This happens to me all the time. I pass a plaque laid in the honor of someone and I wish they said something about them. This is the plaque I saw in Central Park this summer.
This is what I learned from HonorStates. “He was a passenger on the B-24D Liberator #41-23707 when they departed from their base in England for Oran in Algeria. They were to play an important part in the operations to defeat Rommel and the German Armies in Africa. On December 7, 1942, at the end of the first leg of their journey their aircraft crashed into a mountain on the approach to Tafraoui. All on board were killed.”
This is his military registration card. There is some disagreement about his year of birth, but his registration card clearly says 1904. They got the place of birth wrong, however. Oh, and I just noticed they misspelled his name. They meant well.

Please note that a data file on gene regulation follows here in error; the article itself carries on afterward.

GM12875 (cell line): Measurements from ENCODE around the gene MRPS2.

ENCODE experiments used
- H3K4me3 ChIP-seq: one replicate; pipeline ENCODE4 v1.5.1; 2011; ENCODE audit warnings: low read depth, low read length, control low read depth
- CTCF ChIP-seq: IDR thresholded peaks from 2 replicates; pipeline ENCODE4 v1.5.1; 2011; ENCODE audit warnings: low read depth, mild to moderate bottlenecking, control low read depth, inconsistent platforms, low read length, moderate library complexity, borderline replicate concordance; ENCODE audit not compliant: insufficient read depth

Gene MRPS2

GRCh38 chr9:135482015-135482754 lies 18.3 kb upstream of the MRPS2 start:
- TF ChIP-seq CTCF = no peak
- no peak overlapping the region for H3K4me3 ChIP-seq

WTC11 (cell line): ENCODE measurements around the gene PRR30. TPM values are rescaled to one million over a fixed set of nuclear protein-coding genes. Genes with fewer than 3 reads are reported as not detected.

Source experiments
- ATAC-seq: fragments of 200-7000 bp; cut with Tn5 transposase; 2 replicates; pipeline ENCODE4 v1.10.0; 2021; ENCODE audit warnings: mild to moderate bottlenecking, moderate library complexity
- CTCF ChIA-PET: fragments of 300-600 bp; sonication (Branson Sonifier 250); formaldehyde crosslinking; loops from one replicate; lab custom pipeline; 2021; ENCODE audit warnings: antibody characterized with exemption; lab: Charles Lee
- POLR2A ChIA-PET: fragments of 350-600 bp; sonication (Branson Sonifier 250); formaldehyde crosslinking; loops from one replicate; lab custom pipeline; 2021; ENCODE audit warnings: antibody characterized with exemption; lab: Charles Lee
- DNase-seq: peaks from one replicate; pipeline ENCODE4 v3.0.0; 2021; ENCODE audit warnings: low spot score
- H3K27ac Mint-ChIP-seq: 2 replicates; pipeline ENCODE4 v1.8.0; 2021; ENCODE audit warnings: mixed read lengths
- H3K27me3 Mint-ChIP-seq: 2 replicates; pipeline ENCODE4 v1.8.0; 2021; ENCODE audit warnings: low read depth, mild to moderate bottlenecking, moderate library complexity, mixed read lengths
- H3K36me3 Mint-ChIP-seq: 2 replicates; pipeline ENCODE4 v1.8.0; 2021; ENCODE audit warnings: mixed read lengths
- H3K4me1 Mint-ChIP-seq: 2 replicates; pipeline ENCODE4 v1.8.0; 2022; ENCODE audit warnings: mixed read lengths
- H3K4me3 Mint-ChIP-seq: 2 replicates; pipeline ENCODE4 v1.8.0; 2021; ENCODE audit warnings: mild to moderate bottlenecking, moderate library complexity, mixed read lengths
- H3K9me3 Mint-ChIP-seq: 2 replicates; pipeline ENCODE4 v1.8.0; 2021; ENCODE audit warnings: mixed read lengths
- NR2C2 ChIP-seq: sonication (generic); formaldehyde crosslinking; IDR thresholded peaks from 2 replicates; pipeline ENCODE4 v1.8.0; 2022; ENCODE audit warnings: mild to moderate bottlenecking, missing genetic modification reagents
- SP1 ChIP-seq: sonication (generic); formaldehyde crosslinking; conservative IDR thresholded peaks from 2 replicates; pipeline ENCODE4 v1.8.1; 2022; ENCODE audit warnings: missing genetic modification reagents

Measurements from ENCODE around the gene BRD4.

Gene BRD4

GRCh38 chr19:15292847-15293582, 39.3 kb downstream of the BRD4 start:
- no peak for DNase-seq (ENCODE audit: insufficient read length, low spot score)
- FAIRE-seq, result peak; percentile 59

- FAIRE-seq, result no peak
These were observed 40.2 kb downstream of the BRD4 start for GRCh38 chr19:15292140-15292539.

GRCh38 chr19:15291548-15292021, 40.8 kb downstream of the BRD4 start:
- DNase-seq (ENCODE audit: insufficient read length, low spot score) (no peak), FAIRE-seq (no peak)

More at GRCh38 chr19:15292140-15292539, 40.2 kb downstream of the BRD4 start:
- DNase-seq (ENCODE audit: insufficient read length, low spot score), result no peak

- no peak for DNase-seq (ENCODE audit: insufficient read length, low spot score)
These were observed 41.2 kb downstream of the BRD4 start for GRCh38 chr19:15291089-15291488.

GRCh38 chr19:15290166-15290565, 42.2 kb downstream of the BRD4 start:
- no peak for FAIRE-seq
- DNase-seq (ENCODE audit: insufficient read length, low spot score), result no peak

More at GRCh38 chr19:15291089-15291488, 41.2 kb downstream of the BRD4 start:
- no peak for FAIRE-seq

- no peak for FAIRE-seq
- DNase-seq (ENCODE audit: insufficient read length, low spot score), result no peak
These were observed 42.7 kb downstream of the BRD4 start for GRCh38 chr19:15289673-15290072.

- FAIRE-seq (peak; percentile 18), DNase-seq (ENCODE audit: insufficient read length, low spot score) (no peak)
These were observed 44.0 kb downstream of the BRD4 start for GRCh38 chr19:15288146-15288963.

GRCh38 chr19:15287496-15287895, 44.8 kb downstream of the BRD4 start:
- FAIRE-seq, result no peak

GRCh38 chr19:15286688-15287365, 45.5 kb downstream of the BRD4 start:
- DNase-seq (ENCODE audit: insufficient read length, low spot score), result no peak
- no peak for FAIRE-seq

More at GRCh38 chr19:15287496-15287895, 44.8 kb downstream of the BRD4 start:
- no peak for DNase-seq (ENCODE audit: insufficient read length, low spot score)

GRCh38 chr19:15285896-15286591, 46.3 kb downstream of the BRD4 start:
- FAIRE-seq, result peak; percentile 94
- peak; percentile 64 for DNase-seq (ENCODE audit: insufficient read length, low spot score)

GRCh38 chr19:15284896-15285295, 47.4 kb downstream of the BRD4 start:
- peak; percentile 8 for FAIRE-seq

Here is a picture of his gravestone from Find-A-Grave.
And here is Richard, from his Harvard yearbook picture from 1927, followed by a screenshot including his activities. A handsome young man. He had a son, Richard, who was born in 1939, and a wife, Caroline Ticknor Hunnewell, who (whom? I never know) he married in 1937. I didn’t really uncover a lot in my brief search, alas.